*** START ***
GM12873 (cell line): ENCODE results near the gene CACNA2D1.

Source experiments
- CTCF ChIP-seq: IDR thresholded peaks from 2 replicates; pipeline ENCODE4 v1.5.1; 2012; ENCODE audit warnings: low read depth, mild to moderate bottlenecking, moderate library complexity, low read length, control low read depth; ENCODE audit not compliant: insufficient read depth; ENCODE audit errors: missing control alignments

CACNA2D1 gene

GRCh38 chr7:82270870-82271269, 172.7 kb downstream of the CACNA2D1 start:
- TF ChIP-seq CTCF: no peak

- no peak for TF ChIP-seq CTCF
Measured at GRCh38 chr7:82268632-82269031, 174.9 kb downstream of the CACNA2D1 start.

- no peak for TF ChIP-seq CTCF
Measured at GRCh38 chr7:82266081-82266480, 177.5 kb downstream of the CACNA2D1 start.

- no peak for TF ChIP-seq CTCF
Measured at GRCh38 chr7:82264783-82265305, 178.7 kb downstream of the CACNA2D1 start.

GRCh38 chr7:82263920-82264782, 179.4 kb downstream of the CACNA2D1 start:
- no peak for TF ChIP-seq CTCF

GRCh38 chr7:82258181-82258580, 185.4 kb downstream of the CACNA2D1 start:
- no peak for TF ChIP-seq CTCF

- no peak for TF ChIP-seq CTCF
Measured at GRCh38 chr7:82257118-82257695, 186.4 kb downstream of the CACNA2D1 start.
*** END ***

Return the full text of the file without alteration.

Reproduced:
GM12873 (cell line): ENCODE results near the gene CACNA2D1.

Source experiments
- CTCF ChIP-seq: IDR thresholded peaks from 2 replicates; pipeline ENCODE4 v1.5.1; 2012; ENCODE audit warnings: low read depth, mild to moderate bottlenecking, moderate library complexity, low read length, control low read depth; ENCODE audit not compliant: insufficient read depth; ENCODE audit errors: missing control alignments

CACNA2D1 gene

GRCh38 chr7:82270870-82271269, 172.7 kb downstream of the CACNA2D1 start:
- TF ChIP-seq CTCF: no peak

- no peak for TF ChIP-seq CTCF
Measured at GRCh38 chr7:82268632-82269031, 174.9 kb downstream of the CACNA2D1 start.

- no peak for TF ChIP-seq CTCF
Measured at GRCh38 chr7:82266081-82266480, 177.5 kb downstream of the CACNA2D1 start.

- no peak for TF ChIP-seq CTCF
Measured at GRCh38 chr7:82264783-82265305, 178.7 kb downstream of the CACNA2D1 start.

GRCh38 chr7:82263920-82264782, 179.4 kb downstream of the CACNA2D1 start:
- no peak for TF ChIP-seq CTCF

GRCh38 chr7:82258181-82258580, 185.4 kb downstream of the CACNA2D1 start:
- no peak for TF ChIP-seq CTCF

- no peak for TF ChIP-seq CTCF
Measured at GRCh38 chr7:82257118-82257695, 186.4 kb downstream of the CACNA2D1 start.